now, i do a bit of alpine mountaineering and so i could see some other use of the Garmin Edge, however i think the GPS feature probably isn't quite suitable for alpine mountaineering, not the mention the short battery life. anyway, has any used the GPS feature in the edge for other non-cycling related activities?

one other benefit i see is that it uses GPS for speed/distance, which makes it cheaper for multiple bikes unlike to Polar, which would require additional speed sensors.

one other question for those who has used both: how do the HRM feature compare between the Edge 305 and the Polar, including the software package?

boon
 

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What HR features does the Edge have?

I dont want to hi jack the thread but im considering an Edge myself. Ive seen the website, Im assuming it doesnt give an av. HR or calculate time spent in zones. Am i correct?
 

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Fat Guy in a Little Coat
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Piles said:
I dont want to hi jack the thread but im considering an Edge myself. Ive seen the website, Im assuming it doesnt give an av. HR or calculate time spent in zones. Am i correct?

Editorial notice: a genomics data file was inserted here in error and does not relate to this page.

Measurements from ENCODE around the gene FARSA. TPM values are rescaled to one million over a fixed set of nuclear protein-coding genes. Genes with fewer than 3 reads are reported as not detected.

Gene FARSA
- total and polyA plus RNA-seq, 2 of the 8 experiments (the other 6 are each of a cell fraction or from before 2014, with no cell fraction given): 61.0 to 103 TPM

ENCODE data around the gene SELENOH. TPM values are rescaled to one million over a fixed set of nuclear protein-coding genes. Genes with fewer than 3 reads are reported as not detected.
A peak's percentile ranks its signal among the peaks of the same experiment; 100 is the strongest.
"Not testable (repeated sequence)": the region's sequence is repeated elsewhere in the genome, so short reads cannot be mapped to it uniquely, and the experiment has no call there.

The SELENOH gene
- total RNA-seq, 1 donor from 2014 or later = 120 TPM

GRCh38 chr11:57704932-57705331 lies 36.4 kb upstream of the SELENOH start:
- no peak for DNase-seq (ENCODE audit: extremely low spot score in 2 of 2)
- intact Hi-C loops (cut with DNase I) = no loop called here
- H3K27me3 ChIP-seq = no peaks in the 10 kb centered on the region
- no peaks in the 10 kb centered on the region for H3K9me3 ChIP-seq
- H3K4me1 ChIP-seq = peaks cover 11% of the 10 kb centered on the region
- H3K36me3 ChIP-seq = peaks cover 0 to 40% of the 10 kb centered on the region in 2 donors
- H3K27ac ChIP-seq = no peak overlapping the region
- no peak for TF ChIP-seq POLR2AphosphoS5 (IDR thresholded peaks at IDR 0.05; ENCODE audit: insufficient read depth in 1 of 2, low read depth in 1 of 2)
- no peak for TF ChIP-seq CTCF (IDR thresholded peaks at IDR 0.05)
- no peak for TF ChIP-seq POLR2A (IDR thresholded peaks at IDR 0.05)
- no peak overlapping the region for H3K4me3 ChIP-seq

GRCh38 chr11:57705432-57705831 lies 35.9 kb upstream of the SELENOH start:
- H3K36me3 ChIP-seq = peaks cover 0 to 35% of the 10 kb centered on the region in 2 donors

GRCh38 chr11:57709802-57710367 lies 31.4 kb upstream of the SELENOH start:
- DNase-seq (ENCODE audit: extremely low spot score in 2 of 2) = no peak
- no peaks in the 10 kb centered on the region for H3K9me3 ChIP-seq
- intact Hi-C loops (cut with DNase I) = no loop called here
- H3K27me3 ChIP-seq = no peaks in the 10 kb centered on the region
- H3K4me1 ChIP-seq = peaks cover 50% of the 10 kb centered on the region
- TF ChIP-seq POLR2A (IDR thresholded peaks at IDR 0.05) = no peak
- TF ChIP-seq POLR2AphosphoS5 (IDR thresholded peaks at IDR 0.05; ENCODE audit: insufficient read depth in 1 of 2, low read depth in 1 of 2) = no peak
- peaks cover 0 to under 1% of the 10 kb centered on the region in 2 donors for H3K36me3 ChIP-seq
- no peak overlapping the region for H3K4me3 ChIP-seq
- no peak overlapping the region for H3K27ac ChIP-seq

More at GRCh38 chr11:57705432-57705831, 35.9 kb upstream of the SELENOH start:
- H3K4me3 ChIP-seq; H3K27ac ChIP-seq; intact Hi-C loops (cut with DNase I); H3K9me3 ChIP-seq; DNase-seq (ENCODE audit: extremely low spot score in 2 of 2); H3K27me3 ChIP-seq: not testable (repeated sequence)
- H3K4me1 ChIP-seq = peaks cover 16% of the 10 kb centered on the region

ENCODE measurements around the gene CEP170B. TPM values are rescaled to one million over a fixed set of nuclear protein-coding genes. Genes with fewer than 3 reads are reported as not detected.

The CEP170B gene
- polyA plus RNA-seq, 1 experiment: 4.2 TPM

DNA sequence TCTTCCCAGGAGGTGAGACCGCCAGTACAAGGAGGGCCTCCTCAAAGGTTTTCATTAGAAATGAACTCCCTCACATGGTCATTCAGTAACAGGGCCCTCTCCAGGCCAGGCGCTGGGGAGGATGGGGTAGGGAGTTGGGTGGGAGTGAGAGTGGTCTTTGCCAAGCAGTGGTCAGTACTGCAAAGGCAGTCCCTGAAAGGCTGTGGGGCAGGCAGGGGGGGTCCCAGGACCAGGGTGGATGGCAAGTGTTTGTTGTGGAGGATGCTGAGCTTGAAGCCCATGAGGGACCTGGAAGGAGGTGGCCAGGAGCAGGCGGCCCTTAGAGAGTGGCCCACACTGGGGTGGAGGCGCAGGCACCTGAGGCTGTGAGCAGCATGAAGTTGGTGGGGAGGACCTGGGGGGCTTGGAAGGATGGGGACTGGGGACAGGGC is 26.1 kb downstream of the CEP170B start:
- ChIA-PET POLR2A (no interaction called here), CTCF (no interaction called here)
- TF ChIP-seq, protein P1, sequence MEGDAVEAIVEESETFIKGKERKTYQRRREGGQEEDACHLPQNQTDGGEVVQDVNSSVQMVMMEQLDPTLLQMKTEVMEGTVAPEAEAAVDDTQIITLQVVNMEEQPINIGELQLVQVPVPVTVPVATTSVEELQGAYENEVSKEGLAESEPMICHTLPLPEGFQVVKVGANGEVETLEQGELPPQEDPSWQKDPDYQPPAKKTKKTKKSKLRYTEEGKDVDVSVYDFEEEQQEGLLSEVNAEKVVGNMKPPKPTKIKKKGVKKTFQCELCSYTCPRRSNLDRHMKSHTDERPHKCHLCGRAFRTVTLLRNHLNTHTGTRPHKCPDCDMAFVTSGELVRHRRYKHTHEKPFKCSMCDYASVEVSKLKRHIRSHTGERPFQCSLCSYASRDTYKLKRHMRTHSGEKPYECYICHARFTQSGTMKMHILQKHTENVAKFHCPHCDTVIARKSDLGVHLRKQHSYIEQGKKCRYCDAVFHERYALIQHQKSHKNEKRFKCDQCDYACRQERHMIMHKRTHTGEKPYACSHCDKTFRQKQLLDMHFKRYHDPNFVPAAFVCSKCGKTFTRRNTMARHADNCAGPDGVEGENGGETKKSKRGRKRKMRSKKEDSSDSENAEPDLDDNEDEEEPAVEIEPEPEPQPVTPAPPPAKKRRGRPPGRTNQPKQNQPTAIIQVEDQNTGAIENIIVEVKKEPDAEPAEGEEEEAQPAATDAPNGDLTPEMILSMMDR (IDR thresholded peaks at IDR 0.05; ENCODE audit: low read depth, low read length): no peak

Both average heart rate and time in zones are collected. Average heart rate is one of the display fields you can set on the unit. There are up to 5 programmable zones, and the supplied software will give both a chart readout of time in each zone, as well as a graphical readout showing each zone you've set, if that is preffered.
 

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boon said:
well, at this stage i am not considering the power feature. the two main thing for me are HRM and altimeter.

now, i do a bit of alpine mountaineering and so i could see some other use of the Garmin Edge, however i think the GPS feature probably isn't quite suitable for alpine mountaineering, not the mention the short battery life. anyway, has any used the GPS feature in the edge for other non-cycling related activities?

one other benefit i see is that it uses GPS for speed/distance, which makes it cheaper for multiple bikes unlike to Polar, which would require additional speed sensors.

one other question for those who has used both: how do the HRM feature compare between the Edge 305 and the Polar, including the software package?

boon
Boon,

The unit is easy to switch between bikes as there is no calibration necessary for wheel size (Obviously good if you have a tendency to switch between road and mountain bikes). The unit can be calibrated for a particular bike(s), but I don't really think there would be a large difference in the data gathered. Keep in mind that if you want cadence, you will need seperate cadence sensors on the bikes, but these are pretty inexpensive and easy to mount on the chainstay.